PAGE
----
Ministers have been urged to rethink the policy of teaching special needs pupils in mainstream schools after a new report finds it is failing students and teachers.
A study commissioned by the National Union of Teachers (NUT) says the policy of inclusion is a laudable one but warns teachers are often left to deal with pupils with serious educational difficulties for which they are not trained.
"The commitment of staff and parents to youngsters with special needs shines out [in this research]. But many are being let down by inclusion on the cheap," said NUT general secretary Steve Sinnott.
"It is vital that the government conducts a root and branch independent review of inclusion policies and practice. It must put an end to the stress and strain experienced by teachers, support staff, parents and youngsters alike.
"All children are entitled to high quality teaching and learning and high standards in every classroom. In the meantime, there must be a halt to the closure of special schools."
In primary schools, some teachers reported having to change nappies and even administer tracheotomies, while at secondary level, they had to deal with children who had attempted suicide, were schizophrenic or were self-harming.
Dealing with these pupils takes up time from teaching the other children, the researchers at Cambridge university say, leading some teachers to feel they are providing "inclusion without education".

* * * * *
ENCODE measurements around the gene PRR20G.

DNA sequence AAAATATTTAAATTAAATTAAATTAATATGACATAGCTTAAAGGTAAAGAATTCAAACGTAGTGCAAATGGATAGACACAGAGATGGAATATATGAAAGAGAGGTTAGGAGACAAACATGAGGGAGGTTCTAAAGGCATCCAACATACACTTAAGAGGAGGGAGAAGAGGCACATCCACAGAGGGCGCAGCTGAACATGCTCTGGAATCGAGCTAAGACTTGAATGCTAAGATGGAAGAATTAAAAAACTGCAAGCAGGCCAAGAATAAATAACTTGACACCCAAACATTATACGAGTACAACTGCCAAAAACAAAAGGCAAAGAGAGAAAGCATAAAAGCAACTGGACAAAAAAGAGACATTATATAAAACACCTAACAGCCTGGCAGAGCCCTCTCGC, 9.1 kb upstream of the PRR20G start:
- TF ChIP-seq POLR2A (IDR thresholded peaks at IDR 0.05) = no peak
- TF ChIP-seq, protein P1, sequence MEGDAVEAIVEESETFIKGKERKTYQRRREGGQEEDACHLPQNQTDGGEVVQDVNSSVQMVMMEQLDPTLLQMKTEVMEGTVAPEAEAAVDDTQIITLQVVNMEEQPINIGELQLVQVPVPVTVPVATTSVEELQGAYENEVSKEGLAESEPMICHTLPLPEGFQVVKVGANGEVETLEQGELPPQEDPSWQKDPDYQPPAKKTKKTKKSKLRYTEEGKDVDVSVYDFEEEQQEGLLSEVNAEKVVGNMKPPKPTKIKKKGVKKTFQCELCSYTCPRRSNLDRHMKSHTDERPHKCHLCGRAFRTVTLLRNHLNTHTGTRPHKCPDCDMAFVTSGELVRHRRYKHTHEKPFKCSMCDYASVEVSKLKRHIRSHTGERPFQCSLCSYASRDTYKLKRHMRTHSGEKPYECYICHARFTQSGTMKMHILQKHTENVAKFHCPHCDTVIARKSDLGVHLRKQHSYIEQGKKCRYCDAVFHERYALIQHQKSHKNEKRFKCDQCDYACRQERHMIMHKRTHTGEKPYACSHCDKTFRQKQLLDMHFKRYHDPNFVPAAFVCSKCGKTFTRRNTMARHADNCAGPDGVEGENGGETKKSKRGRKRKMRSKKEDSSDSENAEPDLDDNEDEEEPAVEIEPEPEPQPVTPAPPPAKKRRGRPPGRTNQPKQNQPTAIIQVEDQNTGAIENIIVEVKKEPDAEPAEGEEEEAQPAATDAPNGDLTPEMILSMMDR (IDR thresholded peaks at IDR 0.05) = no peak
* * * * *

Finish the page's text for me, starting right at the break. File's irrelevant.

Some said they could not cope and quit their jobs as a result, while others left teaching assistants to deal with certain children. Although they usually have enthusiasm, the report says these staff are normally no more trained for this work than the teachers.
All of this has an effect on the children with special needs, the researchers say, in particular when they move to secondary school, where the combination of the size of the institution, peer pressure and the onset of puberty can leave them feeling isolated.
"It is the tensions between the two agendas - standards and needs - and the pressure exerted on teachers to meet curriculum targets in an under-funded environment which will achieve poor results for all pupils," the report concludes.
However, schools minister Lord Adonis insisted children were only taught in mainstream schools where "this is what the parents want and it is not incompatible with the efficient education of other children".
"We put the needs of the child first", he said, adding: "We also want pupils for whom this is not an option to benefit from high quality education and for strong links to be forged between special and mainstream schools so pupils can mix with their peers."
He stressed that spending on teaching children with special education needs (SEN) had increased from £2.8 billion to £4.1 billion in the past five years, adding: "Children with SEN are taught successfully in a range of settings, including mainstream schools, special schools and specially resourced provision in mainstream schools."